The report by the noble Lord, Lord Grabiner, was very cogent and, in some ways, easy to read, given the subject matter. If I may presume to say so, it was a very elegant report. That is not to say that I agree with everything in it. Personally, I am a little less dismissive of the idea of an amnesty, which he considered and dismissed. The Government have resorted to amnesties in various ways in Northern Ireland and there was also a national amnesty for firearms. As the noble Lord's report says, we need to get people out of the informal, illegal economy and into the legitimate economy. An amnesty may be one way of securing a rapid improvement among people who have drifted into fraud one way or another, perhaps by continuing to draw the same benefit after they start living with someone else. As I say, it is a personal view, but I believe that we should perhaps give the matter a little more consideration.

In his report the noble Lord makes a number of important recommendations. By and large the Government have accepted them and incorporated

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them in the Bill. I shall turn to the details in a moment. However, I want to query whether the existing measures are being used efficiently. In his report, the noble Lord, Lord Grabiner, quotes a figure which suggests that for every pound expended on trying to deal with benefit fraud, the return may be 1.20. He says that one must place that against the priorities of the Government. With regard to other questions of fraud in relation to large business, the return may be as high as 1.57 for every pound expended.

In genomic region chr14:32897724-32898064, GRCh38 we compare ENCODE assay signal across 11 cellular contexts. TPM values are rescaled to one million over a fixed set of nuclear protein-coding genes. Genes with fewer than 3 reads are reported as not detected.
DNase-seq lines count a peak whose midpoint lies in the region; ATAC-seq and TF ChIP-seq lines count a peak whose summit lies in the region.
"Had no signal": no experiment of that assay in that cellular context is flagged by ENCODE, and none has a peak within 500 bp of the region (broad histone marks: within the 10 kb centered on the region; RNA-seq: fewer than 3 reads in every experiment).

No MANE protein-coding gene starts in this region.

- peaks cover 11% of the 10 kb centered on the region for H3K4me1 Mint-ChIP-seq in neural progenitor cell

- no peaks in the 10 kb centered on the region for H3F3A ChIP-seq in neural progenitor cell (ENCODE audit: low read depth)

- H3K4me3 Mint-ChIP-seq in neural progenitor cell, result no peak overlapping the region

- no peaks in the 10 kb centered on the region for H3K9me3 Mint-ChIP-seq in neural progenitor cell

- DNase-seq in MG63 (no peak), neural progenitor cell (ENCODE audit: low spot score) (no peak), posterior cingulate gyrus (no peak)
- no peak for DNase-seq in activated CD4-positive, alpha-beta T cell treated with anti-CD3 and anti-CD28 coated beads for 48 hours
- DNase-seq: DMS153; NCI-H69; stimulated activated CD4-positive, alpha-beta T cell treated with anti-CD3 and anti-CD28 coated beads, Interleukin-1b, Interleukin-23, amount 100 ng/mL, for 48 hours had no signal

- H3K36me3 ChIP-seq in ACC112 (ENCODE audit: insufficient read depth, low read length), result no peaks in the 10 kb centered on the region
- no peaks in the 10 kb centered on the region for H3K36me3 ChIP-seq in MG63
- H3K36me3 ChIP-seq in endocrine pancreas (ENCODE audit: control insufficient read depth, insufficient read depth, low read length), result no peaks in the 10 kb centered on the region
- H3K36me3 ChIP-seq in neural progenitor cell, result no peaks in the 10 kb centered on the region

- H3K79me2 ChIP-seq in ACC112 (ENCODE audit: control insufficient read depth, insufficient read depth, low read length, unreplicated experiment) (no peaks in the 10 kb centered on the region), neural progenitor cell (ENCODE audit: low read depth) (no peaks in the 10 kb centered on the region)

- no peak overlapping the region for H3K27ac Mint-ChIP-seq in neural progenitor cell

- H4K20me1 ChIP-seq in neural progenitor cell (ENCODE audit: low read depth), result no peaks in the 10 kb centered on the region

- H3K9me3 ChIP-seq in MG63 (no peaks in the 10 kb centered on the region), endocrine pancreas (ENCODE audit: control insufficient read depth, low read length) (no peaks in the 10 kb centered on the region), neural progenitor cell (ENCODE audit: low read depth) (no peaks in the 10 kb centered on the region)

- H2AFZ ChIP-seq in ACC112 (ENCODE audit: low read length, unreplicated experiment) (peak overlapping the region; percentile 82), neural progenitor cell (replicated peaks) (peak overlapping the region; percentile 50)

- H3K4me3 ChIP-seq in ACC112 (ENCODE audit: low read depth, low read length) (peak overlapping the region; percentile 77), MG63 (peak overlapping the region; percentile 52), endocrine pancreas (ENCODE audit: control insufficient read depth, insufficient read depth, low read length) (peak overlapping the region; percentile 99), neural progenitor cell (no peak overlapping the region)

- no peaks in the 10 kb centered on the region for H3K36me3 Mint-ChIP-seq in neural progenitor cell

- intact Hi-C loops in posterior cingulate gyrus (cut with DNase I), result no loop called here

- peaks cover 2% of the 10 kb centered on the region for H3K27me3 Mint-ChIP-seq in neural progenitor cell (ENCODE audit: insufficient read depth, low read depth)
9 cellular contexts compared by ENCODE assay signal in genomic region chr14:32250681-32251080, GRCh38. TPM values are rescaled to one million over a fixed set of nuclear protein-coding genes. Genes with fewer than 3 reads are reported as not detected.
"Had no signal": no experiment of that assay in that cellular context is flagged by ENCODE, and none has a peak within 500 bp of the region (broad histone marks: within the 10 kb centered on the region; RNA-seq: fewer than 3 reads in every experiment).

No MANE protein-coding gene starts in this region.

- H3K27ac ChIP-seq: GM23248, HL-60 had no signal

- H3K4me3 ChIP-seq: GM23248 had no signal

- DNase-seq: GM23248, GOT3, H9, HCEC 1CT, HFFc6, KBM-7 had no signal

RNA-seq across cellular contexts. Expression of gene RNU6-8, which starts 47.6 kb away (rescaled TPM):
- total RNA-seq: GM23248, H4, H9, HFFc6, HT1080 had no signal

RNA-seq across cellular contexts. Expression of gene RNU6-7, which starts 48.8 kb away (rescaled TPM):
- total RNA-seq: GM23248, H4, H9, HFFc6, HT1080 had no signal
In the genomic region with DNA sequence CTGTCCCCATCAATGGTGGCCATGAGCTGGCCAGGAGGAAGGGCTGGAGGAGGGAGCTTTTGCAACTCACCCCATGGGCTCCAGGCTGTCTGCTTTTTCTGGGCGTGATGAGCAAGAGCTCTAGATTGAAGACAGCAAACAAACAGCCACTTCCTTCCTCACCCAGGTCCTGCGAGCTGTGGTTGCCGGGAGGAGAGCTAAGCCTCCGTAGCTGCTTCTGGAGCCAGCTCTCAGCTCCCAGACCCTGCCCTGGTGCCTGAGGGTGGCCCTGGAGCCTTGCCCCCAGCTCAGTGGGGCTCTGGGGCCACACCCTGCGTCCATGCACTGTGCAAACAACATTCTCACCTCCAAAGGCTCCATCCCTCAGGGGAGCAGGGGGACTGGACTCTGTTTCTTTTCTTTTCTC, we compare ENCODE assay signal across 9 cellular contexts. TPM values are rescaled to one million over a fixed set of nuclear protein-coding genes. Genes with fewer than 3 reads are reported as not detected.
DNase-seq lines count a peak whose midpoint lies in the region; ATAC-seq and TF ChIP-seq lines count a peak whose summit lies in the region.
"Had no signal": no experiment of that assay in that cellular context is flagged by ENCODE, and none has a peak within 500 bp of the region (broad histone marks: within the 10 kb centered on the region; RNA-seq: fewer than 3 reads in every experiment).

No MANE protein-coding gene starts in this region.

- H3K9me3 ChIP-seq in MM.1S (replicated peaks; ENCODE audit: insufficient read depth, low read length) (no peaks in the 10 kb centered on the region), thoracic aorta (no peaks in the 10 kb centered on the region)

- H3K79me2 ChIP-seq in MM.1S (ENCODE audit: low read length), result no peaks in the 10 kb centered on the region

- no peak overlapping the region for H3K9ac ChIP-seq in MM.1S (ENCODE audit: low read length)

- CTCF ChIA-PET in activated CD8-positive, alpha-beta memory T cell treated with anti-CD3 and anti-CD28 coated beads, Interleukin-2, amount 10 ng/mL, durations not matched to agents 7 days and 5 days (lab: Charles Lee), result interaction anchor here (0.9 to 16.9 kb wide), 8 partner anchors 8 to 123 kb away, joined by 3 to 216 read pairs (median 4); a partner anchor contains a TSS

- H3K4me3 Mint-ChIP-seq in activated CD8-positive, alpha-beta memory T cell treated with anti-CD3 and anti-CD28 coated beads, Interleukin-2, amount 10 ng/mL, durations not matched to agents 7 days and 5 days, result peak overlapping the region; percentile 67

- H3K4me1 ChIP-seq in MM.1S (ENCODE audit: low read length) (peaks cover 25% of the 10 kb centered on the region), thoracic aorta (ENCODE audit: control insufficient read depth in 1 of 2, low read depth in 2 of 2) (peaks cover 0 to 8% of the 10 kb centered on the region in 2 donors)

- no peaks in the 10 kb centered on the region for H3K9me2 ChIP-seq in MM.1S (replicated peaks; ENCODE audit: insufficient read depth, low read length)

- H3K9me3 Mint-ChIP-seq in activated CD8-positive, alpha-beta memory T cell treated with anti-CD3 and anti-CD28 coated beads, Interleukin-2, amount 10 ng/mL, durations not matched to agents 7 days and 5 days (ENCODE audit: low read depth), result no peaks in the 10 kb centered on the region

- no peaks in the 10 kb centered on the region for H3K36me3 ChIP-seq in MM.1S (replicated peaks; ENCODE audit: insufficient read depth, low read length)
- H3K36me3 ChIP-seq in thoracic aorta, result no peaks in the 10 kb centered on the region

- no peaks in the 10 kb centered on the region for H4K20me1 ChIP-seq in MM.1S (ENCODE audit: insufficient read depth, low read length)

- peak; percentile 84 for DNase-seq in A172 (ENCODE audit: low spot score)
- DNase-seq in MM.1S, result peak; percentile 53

Leaving the law on one side and turning to economics, it is a well established principle that if one wants to maximise one's returns, one carries out an activity until the margin of cost is equal to the margin of revenue. Apart from the provisions in this Bill, clearly that is not happening. The Government are simply not making available the resources which, as we understand it, will lead to a net gain to the Exchequer. Before we examine the further measures in the Bill, I believe that we need to consider most carefully the noble Lord's suggestion that the Government should concentrate on big business rather than the minor frauds with which the Bill deals primarily. As I said, we have misgivings and I believe that outside bodies have also expressed misgivings about the proposals.

The Government placed in the Library a summary of the responses to their consultative document on these issues, which reflected the noble Lord's report. Perhaps I may say that it is a very "summary" summary. It would have been--and still will be--extremely helpful for us to know the exact responses of those bodies, not least when we reach Committee stage, which I understand is to take place shortly. The noble Baroness raises her eyebrows. We shall leave it to the usual channels.